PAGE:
Snapchat shared survey results indicating that its users are more likely on average to engage in “post-pandemic” activities (is that a good thing?) and added that 44% of Snapchatters turn to the Snap Map to find places around them that they’re interested in.
With over 250 million monthly active users on Snap Map, the company announced an update in May called Layers, which lets partner companies add data directly to their own map. So far, Snapchat has collaborated with Ticketmaster and The Infatuation, a restaurant recommendation website — these partnerships help users see where they can find live entertainment, or what great restaurants are hidden in plain sight. Snapchat plans to further integrate Layers into Snap Map and My Places later this year.
Last week, Snap announced that during Q2 this year, it grew both revenue and daily active users at the highest rates it has achieved in the last four years. Year over year, the app grew 23%.
Facebook warns of ‘headwinds’ to its ad business from regulators and Apple – TechCrunch
Facebook posted its second quarter earnings Wednesday, beating expectations with $29 billion in revenue.
The world’s biggest social media company was expected to report $27.8 billion in revenue for the quarter, a 50 percent increase from the same period in 2020. Facebook reported earnings per share of $3.61, which also bested expectations. The company’s revenue was $18.6 billion in the same quarter of last year.
In the first financial period to really reflect a return to quasi-economic normalcy after a very online pandemic year, Facebook met user growth expectations. At the end of March, Facebook boasted 2.85 billion monthly active users across its network of apps. At the end of its second quarter, Facebook reported 2.9 billion monthly active users, roughly what was expected.
The company’s shares opened at $375 on Wednesday morning and were down to $360 in a dip following the earnings report.
In spite of a strong quarter, Facebook is warning of change ahead — namely impacts to its massive ad business, which generated $28.5 billion out of the company’s $29 billion this quarter. The company specifically named privacy-focused updates to Apple’s mobile operating system as a threat to its business.
“We continue to expect increased ad targeting headwinds in 2021 from regulatory and platform changes, notably the recent iOS updates, which we expect to have a greater impact in the third quarter compared to the second quarter,” the company stated its investor report outlook.
On the company’s investor call, Facebook CEO Mark Zuckerberg pointed to Facebook’s plans to reduce its reliance on ad revenue, noting the company’s expanded efforts to attract and support content creators and its e-commerce plans in particular. “We want our platforms to be the best place for creators to make a living,” Zuckerberg said, adding that the company plans to monetize creator tools starting in 2023.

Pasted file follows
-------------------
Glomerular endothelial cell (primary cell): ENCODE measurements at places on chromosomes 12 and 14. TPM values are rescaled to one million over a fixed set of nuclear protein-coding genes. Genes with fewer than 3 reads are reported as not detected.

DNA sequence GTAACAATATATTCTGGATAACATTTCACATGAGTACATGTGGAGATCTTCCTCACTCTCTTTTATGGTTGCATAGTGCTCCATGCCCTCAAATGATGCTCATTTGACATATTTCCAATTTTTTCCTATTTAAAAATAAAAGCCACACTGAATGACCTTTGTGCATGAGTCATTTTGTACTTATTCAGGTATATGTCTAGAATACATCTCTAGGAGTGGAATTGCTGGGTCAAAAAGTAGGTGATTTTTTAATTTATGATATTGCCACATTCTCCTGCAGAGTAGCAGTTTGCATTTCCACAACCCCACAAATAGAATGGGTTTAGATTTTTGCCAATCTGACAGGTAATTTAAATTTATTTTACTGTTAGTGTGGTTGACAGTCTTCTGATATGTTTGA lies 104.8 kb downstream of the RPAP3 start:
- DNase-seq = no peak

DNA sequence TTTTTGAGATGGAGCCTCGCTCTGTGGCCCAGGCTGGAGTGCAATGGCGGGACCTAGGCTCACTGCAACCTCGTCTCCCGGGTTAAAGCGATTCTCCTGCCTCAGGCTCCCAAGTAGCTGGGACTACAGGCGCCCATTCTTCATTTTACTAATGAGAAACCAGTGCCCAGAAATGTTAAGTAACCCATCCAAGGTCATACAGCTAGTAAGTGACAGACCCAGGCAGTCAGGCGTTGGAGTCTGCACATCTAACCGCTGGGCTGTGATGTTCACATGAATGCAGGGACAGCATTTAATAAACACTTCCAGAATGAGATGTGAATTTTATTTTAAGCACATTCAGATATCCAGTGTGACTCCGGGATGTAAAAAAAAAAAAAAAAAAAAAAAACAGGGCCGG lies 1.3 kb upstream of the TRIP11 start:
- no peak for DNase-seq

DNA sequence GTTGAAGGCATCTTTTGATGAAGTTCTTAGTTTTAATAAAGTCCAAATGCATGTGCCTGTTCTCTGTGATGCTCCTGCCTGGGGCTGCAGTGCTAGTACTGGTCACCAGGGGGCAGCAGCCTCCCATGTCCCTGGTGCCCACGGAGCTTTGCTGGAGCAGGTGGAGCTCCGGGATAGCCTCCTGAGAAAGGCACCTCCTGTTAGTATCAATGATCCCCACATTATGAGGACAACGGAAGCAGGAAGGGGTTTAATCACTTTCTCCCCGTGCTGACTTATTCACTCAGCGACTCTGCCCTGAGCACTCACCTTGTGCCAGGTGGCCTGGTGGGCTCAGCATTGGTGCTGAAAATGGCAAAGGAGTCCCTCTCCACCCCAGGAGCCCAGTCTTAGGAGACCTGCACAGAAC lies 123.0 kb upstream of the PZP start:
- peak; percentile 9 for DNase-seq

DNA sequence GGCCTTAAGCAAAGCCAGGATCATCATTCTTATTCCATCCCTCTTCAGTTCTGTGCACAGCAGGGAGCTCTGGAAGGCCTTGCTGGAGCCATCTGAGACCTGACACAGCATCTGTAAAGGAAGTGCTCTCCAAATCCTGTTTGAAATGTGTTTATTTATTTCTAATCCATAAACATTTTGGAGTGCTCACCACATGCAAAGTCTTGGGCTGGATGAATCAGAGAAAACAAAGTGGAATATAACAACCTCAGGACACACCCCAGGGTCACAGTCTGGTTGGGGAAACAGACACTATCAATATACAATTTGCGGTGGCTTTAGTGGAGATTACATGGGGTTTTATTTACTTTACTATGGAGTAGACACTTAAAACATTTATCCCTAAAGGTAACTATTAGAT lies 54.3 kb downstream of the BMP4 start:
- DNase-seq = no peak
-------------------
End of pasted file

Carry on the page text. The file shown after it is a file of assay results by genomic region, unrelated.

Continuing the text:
Zuckerberg also emphasized Facebook’s grand aspirations for social experiences in VR. “Virtual reality will be a social platform, which is why we’re so focused on building it,” Zuckerberg said.
No matter what Facebook planned to report Wednesday, the company is a financial beast. Bad press and user mistrust in the West haven’t done much to hurt its bottom line and the company’s ad business is looking as dominant as ever. Short of meaningful antitrust reform in the U.S. or a surging competitor, there’s little to stand in Facebook’s way. The former might still be a long shot given partisan gridlock in Congress, even with the White House involved, but Facebook is finally facing a threat from the latter.
For years, it’s been difficult to imagine a social media platform emerging as a proper rival to the company, given Facebook’s market dominance and nasty habit of acquiring competitors or brazenly copying their innovations, but it’s clear that TikTok is turning into just that. YouTube is huge, but the platforms matured in parallel and co-exist, offering complementary experiences.
TikTok hit 700 million monthly active users in July 2020 and surpassed three billions global downloads earlier this month, becoming the only non-Facebook owned app to do so, according to data from Sensor Tower. If the famously addictive short form video app can successfully siphon off some of the long hours that young users spend on Instagram and Facebook’s other platforms and make itself a cozy home for brands in the process, the big blue giant out of Menlo Park might finally have something to lose sleep over.